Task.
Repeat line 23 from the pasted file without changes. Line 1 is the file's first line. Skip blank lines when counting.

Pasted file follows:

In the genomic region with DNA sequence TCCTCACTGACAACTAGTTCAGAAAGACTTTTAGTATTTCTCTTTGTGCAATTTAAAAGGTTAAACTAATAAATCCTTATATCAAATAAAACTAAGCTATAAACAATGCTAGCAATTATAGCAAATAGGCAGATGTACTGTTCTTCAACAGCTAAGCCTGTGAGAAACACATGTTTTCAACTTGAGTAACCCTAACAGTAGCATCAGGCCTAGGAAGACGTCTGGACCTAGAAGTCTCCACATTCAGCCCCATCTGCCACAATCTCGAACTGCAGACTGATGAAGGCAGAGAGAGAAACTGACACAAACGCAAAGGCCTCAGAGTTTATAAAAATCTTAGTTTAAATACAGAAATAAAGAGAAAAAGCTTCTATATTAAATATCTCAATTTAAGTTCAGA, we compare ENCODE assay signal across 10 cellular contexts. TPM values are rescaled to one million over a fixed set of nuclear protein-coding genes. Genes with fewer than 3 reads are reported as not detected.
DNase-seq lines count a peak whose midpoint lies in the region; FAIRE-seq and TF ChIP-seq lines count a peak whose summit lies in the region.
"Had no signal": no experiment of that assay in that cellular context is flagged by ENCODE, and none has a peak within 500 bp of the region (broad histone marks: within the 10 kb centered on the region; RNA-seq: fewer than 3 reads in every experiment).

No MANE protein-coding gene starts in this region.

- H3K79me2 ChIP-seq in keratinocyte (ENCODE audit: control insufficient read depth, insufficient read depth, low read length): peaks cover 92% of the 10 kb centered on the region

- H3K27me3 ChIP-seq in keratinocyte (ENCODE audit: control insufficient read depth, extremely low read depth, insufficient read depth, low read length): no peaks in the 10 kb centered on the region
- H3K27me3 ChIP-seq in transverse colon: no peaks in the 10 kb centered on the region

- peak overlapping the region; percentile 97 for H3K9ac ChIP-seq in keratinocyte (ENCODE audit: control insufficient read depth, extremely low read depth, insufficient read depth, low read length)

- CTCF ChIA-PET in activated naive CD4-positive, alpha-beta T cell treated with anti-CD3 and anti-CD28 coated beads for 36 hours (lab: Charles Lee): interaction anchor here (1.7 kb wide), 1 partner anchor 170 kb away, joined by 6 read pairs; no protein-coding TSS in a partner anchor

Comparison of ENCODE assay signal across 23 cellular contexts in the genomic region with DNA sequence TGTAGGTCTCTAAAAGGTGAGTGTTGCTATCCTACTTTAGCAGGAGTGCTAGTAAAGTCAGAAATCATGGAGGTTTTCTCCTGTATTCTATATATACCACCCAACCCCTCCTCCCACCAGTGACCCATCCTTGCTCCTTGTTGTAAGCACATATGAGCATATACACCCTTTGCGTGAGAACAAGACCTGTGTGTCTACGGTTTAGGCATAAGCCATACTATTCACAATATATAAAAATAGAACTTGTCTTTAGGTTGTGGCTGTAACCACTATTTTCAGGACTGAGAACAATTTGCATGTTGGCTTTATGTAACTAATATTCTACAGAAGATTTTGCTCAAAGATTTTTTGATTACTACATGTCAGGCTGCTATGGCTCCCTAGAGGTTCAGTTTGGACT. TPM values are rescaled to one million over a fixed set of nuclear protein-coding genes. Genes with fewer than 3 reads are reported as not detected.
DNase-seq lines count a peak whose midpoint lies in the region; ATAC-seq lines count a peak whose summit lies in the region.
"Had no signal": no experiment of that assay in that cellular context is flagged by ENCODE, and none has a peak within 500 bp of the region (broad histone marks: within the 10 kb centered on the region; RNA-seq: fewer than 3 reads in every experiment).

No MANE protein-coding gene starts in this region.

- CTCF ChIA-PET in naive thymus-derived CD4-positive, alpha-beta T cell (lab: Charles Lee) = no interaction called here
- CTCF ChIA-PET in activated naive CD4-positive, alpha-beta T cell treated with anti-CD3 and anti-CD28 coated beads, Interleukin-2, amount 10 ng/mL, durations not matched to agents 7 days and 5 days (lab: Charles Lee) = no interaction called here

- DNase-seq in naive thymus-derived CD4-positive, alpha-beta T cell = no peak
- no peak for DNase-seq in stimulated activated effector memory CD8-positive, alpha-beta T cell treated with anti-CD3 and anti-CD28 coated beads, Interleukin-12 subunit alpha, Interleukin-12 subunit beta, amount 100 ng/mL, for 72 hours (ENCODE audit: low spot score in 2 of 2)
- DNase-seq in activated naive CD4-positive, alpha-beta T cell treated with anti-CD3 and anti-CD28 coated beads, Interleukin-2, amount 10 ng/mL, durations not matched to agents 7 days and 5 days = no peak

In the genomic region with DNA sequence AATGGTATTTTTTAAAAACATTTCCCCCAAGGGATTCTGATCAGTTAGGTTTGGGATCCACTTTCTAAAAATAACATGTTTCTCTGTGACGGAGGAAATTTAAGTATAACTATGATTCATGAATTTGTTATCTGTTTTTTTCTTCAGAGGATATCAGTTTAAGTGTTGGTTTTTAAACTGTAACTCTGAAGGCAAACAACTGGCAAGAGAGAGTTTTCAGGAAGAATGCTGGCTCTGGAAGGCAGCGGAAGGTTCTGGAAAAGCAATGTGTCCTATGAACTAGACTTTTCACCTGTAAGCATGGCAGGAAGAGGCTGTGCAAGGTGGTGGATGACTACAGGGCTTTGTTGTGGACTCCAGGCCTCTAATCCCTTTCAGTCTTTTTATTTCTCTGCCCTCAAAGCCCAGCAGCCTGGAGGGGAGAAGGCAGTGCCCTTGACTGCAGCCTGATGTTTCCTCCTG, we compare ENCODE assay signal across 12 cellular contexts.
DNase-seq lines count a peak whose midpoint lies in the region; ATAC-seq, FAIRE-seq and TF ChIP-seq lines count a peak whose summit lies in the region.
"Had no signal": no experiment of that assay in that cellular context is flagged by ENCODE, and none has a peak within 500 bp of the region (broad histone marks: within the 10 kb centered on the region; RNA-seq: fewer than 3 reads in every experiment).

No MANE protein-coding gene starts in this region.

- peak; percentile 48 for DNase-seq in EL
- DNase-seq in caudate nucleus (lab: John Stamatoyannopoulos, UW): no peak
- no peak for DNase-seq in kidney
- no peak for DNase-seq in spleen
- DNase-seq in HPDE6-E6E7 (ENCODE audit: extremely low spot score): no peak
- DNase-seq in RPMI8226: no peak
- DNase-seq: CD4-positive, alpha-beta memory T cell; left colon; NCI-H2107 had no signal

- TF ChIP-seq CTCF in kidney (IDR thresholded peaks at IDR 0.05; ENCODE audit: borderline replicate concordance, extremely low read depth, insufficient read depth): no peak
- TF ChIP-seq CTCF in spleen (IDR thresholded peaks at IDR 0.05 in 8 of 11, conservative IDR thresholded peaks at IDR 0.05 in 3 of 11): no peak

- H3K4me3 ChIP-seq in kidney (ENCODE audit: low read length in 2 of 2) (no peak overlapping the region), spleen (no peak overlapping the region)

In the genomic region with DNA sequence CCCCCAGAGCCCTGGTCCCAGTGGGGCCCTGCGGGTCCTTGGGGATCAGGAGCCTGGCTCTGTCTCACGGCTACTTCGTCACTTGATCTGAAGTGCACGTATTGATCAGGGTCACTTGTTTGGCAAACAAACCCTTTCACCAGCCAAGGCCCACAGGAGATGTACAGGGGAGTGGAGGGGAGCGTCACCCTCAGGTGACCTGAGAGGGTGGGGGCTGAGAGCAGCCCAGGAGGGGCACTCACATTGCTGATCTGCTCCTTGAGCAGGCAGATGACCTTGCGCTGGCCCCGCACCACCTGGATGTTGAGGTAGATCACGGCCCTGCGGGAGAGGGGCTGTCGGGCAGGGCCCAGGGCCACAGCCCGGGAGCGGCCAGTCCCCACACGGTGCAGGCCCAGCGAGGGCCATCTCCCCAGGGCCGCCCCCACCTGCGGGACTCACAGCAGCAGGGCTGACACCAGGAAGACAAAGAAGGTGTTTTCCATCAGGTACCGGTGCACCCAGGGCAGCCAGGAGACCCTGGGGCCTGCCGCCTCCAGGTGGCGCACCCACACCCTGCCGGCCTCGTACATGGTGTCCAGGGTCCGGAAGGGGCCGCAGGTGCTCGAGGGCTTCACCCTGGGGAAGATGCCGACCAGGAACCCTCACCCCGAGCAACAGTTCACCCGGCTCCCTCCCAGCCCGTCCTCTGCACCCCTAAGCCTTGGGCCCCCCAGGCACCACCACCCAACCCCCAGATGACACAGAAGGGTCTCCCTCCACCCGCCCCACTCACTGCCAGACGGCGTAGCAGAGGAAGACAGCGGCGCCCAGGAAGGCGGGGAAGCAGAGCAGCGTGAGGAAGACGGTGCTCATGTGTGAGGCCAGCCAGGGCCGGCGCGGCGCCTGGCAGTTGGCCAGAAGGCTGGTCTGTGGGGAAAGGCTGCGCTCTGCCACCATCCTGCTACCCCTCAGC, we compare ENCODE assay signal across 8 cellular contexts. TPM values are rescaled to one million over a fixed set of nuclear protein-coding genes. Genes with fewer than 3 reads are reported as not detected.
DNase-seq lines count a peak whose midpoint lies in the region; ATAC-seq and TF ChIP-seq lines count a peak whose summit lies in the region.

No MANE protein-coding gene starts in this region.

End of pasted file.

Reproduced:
- peak; percentile 48 for DNase-seq in EL